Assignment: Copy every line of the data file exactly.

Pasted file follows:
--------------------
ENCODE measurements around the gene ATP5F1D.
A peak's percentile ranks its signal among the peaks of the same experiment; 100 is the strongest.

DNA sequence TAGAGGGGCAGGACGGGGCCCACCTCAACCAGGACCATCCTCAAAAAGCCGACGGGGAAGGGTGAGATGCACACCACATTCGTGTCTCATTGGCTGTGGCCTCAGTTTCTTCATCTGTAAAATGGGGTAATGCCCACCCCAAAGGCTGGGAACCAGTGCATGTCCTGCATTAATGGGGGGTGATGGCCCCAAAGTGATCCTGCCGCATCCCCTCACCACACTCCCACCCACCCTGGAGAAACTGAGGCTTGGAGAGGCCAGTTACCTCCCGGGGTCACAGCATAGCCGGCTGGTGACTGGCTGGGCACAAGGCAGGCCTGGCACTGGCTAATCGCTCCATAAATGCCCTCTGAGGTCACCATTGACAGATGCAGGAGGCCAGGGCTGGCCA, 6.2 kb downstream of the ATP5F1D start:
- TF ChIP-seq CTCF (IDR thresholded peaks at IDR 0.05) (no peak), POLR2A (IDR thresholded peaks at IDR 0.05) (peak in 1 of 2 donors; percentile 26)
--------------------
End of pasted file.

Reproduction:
ENCODE measurements around the gene ATP5F1D.
A peak's percentile ranks its signal among the peaks of the same experiment; 100 is the strongest.

DNA sequence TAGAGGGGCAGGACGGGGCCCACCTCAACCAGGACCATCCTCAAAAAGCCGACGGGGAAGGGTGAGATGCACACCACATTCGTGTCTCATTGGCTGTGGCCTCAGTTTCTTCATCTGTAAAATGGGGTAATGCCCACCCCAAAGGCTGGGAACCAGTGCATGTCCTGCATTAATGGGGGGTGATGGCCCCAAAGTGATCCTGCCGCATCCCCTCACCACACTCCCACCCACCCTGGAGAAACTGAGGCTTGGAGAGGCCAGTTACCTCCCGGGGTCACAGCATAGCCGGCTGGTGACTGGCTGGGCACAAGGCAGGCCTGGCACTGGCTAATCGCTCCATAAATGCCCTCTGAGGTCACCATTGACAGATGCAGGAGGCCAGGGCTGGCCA, 6.2 kb downstream of the ATP5F1D start:
- TF ChIP-seq CTCF (IDR thresholded peaks at IDR 0.05) (no peak), POLR2A (IDR thresholded peaks at IDR 0.05) (peak in 1 of 2 donors; percentile 26)